VEX Robotics Design System

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A robot that was made using the VEX system to compete in the 2007 FTC competition

The VEX Robotics Design System is a robotic kit intended to introduce students as well as adults to the world of robotics. The VEX Robotics Design System is centered on the VEX Clawbot Kit which is sold in the Dual Control Starter Kit (sold for USD $499.99).[1] This kit comes with four electric motors, 4 wheels, gears, and structural parts.[2] Additional sensors (ultrasonic, line tracking, optical shaft encoders, bumper switches, limit switches, light sensors integrated motor encoder modules, gyroscopes, accelerometers, and potentiometers),[3] wheels (regular, omni-directional, and "mecanum"),[4] tank treads,[5] motors,[6] servos,[7] gears,[8] chain and sprocket sets,[9] partner joysticks,[10] programming software (easyC, ROBOTC, MPLab),[11] extra metal,[12] pneumatics,[13] and rechargeable battery power packs[14] can all be purchased separately.

This award winning platform was developed by Innovation First International. [15] This product was originally available for purchase in RadioShack stores, and also on the web. On April 17, 2006 Innovation First announced their acquisition of the VEX Robotics brand name and trademark registrations from RadioShack Corporation.[16] RadioShack stores are no longer selling VEX kits.

VEX is not an initialism or acronym. It is just a word chosen as the brand name.

VEX Robotics Competition (VRC)[edit]

The VEX Robotics Competition (VRC) is a robotics competition utilizing the VEX robotics platform.[17] Robots designed with the Vex platform can be very simple or very complicated. VEX Robotics, Inc. contracts the non-profit Robotics Education and Competition Foundation to organize and operate the worldwide VEX Robotics Competition.[18] Teams build and program a robot to complete a task revealed at the previous years world championships. This means the 2013/2014 game was revealed at the 2012/2013 World Championships. VRC is played on a 12'x12' square field. Two alliances – one "red" and one "blue" – composed of two teams each, compete in each match which consists of a fifteen-second autonomous period followed by one minute and forty-five seconds of driver-controlled play. There are two red starting tiles and two blue starting tiles on each field. The robots from the blue team start on the blue tiles, and the red team robots start on the red tiles. The object of the game is to attain a higher score than your opponent alliance by accruing points according to the game elements laid out in that year's rules. In some years, additional points could be earned by positioning the robot back on its color starting tile at the end of the match. In Elevation, Clean Sweep, Round Up, and Sack Attack, a bonus was awarded to the alliance that has the most total points at the end of the Autonomous Period. In Gateway though, there was no autonomous bonus. In the 2013-2014 season, Toss Up, there is an autonomous bonus. There is not, however, a parking bonus at the end of the match. In its place, there is a unique "Hanging" bonus, where robots try to elevate themselves using a bar at the end of the match.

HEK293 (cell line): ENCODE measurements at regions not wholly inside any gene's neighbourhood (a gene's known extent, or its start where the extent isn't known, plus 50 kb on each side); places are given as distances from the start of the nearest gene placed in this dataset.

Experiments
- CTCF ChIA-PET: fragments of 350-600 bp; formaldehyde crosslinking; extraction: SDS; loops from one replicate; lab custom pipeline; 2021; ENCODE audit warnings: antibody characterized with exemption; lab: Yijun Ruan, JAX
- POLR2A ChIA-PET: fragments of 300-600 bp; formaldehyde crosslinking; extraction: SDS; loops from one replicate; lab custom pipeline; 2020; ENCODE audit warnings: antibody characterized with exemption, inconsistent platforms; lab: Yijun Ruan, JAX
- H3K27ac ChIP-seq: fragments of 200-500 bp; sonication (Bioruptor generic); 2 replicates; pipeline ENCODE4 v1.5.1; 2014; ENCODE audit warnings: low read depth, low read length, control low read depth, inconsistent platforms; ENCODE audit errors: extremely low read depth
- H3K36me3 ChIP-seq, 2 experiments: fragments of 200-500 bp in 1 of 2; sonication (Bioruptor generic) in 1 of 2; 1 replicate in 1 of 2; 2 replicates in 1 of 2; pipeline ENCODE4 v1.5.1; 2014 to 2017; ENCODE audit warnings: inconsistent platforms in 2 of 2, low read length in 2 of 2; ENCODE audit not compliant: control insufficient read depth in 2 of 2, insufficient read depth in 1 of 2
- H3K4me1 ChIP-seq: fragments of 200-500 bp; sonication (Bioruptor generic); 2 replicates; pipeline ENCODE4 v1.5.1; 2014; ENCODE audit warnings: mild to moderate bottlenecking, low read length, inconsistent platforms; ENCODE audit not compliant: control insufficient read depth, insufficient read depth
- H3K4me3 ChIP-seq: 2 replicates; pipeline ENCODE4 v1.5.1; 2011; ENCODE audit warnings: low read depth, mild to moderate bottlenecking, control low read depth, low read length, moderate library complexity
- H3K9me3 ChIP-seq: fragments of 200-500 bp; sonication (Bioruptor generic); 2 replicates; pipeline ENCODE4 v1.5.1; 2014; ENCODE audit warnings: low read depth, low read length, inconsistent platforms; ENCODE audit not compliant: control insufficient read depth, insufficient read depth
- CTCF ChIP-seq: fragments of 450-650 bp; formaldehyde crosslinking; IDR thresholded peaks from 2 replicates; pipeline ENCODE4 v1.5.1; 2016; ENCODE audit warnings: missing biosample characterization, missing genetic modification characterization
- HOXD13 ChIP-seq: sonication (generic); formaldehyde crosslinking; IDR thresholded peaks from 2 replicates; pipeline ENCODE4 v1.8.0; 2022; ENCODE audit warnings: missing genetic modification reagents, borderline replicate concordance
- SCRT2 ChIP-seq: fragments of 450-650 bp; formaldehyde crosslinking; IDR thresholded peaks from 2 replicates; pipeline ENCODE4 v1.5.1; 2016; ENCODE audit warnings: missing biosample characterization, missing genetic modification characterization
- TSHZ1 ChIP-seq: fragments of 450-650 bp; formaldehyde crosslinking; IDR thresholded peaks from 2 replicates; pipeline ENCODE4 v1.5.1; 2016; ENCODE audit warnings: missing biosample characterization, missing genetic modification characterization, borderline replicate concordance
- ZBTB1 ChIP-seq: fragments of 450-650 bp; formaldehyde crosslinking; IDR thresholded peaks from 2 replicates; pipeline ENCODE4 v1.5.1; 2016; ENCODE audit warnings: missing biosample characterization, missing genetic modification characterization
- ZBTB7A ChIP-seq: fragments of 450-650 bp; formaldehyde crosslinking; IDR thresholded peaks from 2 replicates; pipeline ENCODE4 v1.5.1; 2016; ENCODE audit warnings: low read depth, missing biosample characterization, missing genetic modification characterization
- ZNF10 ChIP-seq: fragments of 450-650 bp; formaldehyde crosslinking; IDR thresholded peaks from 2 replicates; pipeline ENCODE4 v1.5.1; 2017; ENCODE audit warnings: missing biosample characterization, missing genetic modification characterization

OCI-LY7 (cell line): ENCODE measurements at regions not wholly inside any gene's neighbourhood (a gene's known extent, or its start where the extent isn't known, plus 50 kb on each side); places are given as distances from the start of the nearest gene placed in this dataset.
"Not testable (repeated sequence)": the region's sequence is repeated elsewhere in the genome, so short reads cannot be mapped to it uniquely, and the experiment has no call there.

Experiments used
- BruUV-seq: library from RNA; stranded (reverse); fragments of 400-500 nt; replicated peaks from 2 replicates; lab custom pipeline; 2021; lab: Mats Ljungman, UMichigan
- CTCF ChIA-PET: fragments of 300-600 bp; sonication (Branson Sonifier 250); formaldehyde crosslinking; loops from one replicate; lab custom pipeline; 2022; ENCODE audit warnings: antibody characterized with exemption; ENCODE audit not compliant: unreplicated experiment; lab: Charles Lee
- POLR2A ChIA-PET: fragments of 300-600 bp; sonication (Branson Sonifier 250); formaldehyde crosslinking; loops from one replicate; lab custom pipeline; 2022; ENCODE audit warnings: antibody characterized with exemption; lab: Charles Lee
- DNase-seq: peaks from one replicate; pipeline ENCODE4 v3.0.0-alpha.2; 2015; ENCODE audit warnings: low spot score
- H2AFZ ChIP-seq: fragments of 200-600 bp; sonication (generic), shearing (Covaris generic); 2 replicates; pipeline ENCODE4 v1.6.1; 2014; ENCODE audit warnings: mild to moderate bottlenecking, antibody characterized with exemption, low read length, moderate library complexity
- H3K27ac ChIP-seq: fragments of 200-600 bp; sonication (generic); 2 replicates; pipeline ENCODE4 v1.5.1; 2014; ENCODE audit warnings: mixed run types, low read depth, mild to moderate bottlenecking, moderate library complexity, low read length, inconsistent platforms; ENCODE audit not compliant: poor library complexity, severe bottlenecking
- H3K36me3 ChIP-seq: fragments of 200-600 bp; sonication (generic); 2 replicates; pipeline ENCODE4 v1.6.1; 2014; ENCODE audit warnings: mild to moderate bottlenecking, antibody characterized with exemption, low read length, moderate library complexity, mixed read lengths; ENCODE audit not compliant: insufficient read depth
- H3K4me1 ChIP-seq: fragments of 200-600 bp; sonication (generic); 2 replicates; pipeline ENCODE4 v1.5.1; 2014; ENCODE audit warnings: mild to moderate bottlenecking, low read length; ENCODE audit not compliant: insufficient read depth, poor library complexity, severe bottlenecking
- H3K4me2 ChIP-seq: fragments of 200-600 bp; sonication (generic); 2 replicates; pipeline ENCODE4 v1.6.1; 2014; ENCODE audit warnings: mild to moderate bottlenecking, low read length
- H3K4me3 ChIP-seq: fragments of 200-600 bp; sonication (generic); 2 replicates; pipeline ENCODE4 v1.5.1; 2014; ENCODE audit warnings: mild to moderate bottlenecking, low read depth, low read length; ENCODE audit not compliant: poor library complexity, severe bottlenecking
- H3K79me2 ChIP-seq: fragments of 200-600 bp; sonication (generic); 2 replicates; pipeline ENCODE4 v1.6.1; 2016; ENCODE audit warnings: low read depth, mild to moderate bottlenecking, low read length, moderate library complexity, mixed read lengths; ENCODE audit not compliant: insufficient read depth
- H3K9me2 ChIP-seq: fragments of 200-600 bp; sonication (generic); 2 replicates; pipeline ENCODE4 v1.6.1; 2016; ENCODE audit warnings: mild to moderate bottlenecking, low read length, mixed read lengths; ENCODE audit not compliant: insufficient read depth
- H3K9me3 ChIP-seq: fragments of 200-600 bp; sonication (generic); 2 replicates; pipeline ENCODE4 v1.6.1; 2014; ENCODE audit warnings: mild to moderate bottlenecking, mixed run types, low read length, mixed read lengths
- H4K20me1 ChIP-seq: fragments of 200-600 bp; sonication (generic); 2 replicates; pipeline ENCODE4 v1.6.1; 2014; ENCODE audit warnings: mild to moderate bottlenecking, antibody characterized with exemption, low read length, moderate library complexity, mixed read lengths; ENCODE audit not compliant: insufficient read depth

The cost is currently $(US)100 for the first team from an organization, and $(US)50 for each additional team.

The winning alliance (and runners up at events with 51 or more teams) at each local competition qualify for the VEX World Championship. The winners of the Robot Skills and Programming Skills Challenges also qualify for the VEX World Championship. In addition, the winner of the "Excellence Award" at each tournament with at least 18 teams qualifies for the Vex World Championship.[19]

Season Game Main Game Elements Location of World Championship Date
2007–2008 Bridge Battle[20] Tennis balls Northridge, California May 1–3, 2008
2008–2009 Elevation[21] Cubes Dallas, Texas April 30 – May 2, 2009
2009–2010 Clean Sweep[22] Small soccer balls, medium footballs, and large white basketballs Dallas, Texas April 22–24, 2010
2010–2011 Round Up[23] Toruses Lake Buena Vista, Florida April 14–16, 2011
2011–2012 Gateway[24] Balls and Barrels Anaheim, CA April 18–21, 2012